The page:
Mr. Roger Evans: Under our proposals for jobseeker's allowance the £15 earnings disregard for long-term unemployed couples will be abolished. A £10 disregard will apply for all couples in place of the usual £5 per person under current income support rules. Where a person is receiving income-related jobseeker's allowance, or income support, a partner's earnings will help to build up a bonus, which can be paid if the partner obtains work of 24 or more hours a week. No decision has yet been made on whether there should be a maximum accumulation period. The back to work bonus will not be subject to income tax and national insurance contributions.
Ms Harman: To ask the Secretary of State for Social Security what are the best estimates of the numbers of unemployed people who are currently receiving income support at the reduced rate on grounds of hardship who would not qualify under the proposed jobseeker's allowance arrangements; under the new arrangements, in
Column 372what circumstances entitlement to either housing benefit or assistance with payment of mortgage interest payments continue if an unemployed claimant is under sanction but cannot demonstrate that a household member would suffer hardship; and what arrangements are envisaged under the jobseeker's allowance for the treatment of unemployed claimants who are judged to be voluntarily unemployed on grounds of misconduct or voluntary leaving; and if he will make a statement.
Mr. Roger Evans: A total of 2,779 hardship payments were made in the year to March 1994 to unemployed people who were found not available for or actively seeking work. The arrangements for access to hardship payments under the proposed jobseeker's allowance will broadly follow those which apply for actively seeking work in income support. Payments are made at the discretion of an adjudication officer on a case-by-case basis. Estimates of those who would not receive payments under the jobseeker's allowance are not available. Sanctioned claimants not in receipt of hardship payment in a given week will be able to claim housing benefit on income grounds. During the period of the sanction they will not be entitled to jobseeker's allowance, including any elements in respect of help with mortgage interest payments.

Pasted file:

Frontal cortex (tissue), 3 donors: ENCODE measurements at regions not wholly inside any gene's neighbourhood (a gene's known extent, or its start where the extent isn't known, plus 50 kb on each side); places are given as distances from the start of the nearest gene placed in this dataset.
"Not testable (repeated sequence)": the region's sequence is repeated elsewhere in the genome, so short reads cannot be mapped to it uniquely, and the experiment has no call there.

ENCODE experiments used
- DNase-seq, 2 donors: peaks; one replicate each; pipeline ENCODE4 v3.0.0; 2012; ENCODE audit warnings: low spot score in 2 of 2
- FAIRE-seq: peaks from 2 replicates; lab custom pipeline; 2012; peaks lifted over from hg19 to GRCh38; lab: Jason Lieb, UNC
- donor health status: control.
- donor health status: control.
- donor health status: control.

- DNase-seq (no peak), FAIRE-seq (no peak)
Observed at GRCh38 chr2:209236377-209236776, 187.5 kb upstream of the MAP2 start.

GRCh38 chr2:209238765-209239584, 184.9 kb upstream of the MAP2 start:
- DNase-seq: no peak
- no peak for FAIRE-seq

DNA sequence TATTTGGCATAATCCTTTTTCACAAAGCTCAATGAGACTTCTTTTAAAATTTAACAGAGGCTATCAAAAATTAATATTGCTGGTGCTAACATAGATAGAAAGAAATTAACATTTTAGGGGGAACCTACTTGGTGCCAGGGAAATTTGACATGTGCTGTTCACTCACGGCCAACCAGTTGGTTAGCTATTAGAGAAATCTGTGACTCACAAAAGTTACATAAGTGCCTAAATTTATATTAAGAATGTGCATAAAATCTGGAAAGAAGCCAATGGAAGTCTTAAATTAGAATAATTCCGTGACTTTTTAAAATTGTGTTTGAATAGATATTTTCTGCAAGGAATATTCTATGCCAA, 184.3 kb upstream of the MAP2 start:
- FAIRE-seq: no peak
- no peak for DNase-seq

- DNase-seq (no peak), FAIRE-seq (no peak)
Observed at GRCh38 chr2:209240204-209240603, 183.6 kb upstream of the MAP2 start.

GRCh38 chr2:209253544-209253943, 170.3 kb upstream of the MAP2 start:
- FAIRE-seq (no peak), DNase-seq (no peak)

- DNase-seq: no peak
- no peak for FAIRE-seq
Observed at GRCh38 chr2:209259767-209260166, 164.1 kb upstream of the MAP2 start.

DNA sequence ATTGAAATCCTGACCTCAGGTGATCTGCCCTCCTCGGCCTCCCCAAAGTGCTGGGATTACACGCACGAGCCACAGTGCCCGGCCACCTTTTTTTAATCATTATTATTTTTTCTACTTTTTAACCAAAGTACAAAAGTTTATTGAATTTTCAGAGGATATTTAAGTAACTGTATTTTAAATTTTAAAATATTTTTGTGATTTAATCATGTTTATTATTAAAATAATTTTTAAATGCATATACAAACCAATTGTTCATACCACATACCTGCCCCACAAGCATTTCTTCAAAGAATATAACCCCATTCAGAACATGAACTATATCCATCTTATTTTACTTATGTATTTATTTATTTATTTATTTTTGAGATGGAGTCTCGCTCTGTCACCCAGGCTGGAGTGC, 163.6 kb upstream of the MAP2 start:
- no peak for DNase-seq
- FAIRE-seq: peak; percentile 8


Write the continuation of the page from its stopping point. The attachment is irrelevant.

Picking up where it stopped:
People who leave work voluntarily without just cause, or through misconduct, will not receive jobseeker's allowance for up to 26 weeks unless they can demonstrate that a member of their household would suffer hardship. Hardship payments will be made under income-related jobseeker's allowance and will be equivalent to a reduction of 40 per cent. or 20 per cent. of the personal allowance. Such payments will not be available for the first two weeks of a benefit sanction except to people with children, with caring responsibilities, who are pregnant or have a pregnant partner, or who are sick or disabled or who have a partner who is sick or disabled.
Ms Harman: To ask the Secretary of State for Social Security what is the estimate, based on the most recent information for income support recipients, of the number people likely to become eligible for jobseeker's allowance as a result of extending the threshold of a partner's weekly working hours from 16 to 24; what is the estimated cost from payment of income support to those brought into eligibility; and what changes, if any, will be made to eligibility for either housing benefit or assistance with mortgage interest payments to jobseeker's allowance recipients with a partner employed for less than 24 hours per week.
Those entitled to either income support or income-related jobseeker's allowance as a result of the increase in the partner's hours threshold will continue to be entitled to maximum help with their rent, subject to any deductions for non-dependants or ineligible service charges. Had the hours threshold not been increased, housing benefit could still have been claimed on income grounds where the partner was working 16 hours or more per week. In these cases where net income, including partner's earnings, exceeds income support levels, the amount of help from housing benefit will reduce as
Column 373income rises, as now. Help with mortgage interest payments will also continue where the partner is working for less than 24 hours per week. If the partner's hours threshold had not been increased no help with mortgage
Column 374interest payments would have been available if the partner worked for 16 hours or more per week, as entitlement to income-related jobseeker's allowance would have been extinguished.
|Increase in the |Increase in the |number of |Cost of IS/JSA |£ million |£ million |£ million -------------------------------------------------------------------------------------------------------------------------------- JSA (income related) (IR) |25,000 |15,000 |35 |25 |10 Income Support (IS) |5,000 |5,000 |5 |- |5 |-------- |-------- |-------- |-------- |-------- Total |25,000 |20,000 |40 |25 |15 Notes: JSA-Jobseekers allowance FC-Family credit Figures may not sum due to rounding. Modelled on the PSM using the 1990-91-92 FES and the 1994-95 benefit system. All caseload figures rounded to the nearest 5,000 and savings/costs to the nearest £5 million. Estimates do not include any tax or behavioural impacts. Costs/savings are given in 1997-98 prices and assume 2.4 million unemployed. Couples are assumed to claim IS/JSA only if they are better off on IS/JSA than they would be on FC.